Detection and mitigation is Google's responsibility, so (beyond completing your due diligence by reporting activity which may reflect poorly upon the status of your AdSense account) you can limit the scope of your concerns regarding these bots to whether or not their activity is impacting site performance for legitimate visitors.

  • My concern is Advertisers reporting this to Google. I haven't gotten credited for one illegitimate click, nor is it effecting legitimate users, but it does show over 100 invalid clicks per day. At some point that won't be OK with Google. I'm going to keep banning IP's associated with it and may have to ban all users from it's provider e.g. Comcast or whatever (worst case scenario). Have you heard of this type of situation and how people deal with it? Also, can Google eventually solve this sort of problem on their end?
    – Graham
    Jul 3, 2012 at 8:15
  • 1
    @Graham There are certainly mitigation measures which Google can take, however, this is an arms race with no immediate solution (let Google fight it - your resources are better spent on reporting where you see things Google didn't catch and building your site).
    – danlefree
    Jul 3, 2012 at 8:58
  • @Graham - I think you're right to be concerned. I've heard and read about no-end of horror stories of Google terminating accounts and any unpaid funds along with it. Like danlefree says, as long as a human can click the ads, so can a bot - and it's Google's responsibility to ensure their advertisers aren't paying for invalid clicks, so leave it to them. I expect provided the attacker's IP address isn't your own (i.e. they don't suspect your clicking your own ads), you should be fairly safe and they will simply discount all fraudulent clicks.
    – Anonymous
    Jul 3, 2012 at 9:09
  • @danlefree - Thank for the good suggestions. I agree that it should be Googles responsibility to catch this sort of behavior and put an end to it. However, it's ultimately the publishers responsibility to take care of these situations. support.google.com/adsense/bin/…. That article explains Googles stance on this sort of behavior. I think Click bombing is something you have to expect and be prepared for.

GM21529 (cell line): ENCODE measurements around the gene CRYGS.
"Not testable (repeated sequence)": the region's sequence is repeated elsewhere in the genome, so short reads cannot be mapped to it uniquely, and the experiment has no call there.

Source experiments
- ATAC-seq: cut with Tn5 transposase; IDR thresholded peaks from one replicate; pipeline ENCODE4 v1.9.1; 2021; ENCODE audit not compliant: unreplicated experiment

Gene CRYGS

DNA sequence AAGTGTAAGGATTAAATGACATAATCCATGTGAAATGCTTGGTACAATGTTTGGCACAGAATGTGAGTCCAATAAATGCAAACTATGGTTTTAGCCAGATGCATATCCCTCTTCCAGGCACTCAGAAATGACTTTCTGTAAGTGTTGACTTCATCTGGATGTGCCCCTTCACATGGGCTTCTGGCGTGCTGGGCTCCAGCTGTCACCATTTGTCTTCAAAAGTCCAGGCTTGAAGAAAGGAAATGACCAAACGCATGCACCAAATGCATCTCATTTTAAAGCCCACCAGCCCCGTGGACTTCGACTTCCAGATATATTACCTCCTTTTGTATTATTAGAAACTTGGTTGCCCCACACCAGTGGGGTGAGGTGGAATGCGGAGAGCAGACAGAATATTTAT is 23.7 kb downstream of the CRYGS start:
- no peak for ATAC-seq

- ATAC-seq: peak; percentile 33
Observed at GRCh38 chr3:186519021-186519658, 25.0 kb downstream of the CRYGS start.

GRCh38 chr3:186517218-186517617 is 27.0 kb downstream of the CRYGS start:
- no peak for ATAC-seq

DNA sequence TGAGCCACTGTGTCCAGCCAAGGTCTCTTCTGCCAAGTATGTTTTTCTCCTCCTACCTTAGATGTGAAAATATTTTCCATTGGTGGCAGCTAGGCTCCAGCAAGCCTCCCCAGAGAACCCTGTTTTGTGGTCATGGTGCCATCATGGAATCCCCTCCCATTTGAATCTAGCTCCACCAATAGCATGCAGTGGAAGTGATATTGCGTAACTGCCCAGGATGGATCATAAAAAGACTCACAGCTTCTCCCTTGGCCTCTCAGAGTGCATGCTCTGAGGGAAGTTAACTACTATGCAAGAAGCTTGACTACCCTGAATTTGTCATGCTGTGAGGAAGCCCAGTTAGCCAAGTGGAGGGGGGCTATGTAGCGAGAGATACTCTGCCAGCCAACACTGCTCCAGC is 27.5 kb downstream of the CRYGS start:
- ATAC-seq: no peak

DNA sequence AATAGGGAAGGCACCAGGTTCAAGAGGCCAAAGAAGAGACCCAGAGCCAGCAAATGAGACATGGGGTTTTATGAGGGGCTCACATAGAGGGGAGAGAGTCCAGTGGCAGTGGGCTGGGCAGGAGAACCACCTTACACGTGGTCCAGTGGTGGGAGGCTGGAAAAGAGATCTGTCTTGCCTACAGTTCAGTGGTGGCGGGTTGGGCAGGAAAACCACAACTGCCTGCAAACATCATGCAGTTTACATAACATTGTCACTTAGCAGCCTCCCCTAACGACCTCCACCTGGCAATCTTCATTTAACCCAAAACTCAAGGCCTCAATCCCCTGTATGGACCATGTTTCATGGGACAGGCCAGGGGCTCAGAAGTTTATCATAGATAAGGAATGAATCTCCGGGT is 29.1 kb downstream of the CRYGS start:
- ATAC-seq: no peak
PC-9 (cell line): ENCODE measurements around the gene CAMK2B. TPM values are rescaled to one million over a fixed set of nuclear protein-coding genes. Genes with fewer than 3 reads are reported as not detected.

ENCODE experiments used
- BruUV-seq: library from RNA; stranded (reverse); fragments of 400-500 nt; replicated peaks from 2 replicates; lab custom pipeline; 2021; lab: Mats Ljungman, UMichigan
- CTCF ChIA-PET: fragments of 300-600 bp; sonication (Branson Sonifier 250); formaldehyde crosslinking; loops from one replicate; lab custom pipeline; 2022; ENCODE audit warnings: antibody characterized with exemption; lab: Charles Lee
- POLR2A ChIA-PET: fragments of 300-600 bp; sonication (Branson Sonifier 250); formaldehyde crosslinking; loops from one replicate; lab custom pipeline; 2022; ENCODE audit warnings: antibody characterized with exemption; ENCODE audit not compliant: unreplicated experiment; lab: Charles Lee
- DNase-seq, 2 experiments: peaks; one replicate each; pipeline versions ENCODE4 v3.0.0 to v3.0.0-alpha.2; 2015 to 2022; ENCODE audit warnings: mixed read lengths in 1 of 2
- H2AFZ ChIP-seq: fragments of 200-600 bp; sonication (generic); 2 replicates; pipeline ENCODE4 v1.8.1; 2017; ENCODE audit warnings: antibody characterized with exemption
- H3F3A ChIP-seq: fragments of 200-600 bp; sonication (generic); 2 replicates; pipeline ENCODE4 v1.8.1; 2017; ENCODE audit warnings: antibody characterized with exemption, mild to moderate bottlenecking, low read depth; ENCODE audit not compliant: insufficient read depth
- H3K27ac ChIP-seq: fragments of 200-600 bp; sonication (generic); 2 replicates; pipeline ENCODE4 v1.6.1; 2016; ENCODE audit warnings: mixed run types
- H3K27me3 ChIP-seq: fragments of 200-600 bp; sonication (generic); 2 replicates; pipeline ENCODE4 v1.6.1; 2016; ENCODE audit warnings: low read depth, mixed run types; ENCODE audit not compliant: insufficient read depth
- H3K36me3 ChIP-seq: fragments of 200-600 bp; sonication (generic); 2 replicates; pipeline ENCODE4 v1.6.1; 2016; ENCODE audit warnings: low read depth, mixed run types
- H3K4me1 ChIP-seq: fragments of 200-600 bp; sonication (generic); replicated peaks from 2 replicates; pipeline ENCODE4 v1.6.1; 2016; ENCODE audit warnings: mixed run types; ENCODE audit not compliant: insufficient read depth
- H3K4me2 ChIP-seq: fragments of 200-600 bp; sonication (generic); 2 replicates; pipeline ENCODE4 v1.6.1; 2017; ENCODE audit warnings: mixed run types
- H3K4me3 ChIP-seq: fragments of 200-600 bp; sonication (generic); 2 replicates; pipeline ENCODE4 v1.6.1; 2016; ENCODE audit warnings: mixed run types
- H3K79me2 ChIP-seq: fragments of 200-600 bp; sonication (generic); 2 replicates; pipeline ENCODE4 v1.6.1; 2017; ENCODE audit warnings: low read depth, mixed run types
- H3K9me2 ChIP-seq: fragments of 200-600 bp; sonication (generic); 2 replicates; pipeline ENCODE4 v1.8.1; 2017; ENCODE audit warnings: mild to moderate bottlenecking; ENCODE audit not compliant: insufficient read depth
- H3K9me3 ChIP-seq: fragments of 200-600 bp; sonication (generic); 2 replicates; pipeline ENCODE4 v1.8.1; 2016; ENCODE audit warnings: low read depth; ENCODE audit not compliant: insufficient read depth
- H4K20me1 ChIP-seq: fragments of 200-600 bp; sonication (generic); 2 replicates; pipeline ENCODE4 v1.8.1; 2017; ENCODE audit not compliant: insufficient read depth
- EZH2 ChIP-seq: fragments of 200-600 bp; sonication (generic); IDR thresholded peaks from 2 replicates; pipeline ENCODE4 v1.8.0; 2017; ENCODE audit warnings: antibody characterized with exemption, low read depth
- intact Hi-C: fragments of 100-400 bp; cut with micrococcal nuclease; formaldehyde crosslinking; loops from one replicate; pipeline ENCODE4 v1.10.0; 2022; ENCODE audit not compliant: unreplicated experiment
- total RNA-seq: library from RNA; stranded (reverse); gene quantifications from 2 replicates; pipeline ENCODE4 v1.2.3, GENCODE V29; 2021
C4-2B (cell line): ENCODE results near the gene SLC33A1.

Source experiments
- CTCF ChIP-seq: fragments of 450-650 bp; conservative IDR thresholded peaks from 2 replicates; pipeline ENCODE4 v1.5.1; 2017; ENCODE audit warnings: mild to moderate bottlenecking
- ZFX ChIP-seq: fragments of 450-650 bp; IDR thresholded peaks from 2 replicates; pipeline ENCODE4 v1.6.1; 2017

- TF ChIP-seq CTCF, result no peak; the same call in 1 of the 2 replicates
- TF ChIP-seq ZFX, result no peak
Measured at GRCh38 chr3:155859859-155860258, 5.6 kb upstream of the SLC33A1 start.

– Graham
    Jul 3, 2012 at 18:25

Thanks for the great suggestions guys. This is what I ended up doing:

    <?php if(strpos($_SERVER['HTTP_USER_AGENT'], 'Chrome/20') == false) { ?>
        Show AD if browser isn't Chrome/20
    <?php } ?>

I was able to see that the bot was indeed changing IP's for every click. But, it always used Chrome/20 as a browser; that was the only consistent attribute. So, I conditionally blocked ads for anyone using that browser. It's definitely a compromise for now and will lose a bit of profits. But, it's better than the alternative. Also, in a month or so I'll remove it and if the bot's still on the prowl.

  • I think you mean === false - strpos() will return 0 if the haystack starts with the needle (which, unless you're using a strict comparison, will evaluate loosely as false)
    – danlefree
    Jul 9, 2012 at 15:15
  • I'm not going for literal comparison though. It worked consistently as I had it. Otherwise if(!strpos($_SERVER['HTTP_USER_AGENT'], 'Chrome/20') {} would work fine too.
    – Graham
    Jul 9, 2012 at 22:59

The Thing you have done is the right. whenever such a things are happened you are suggested to remove your ads in order to get banned and inform the google about it.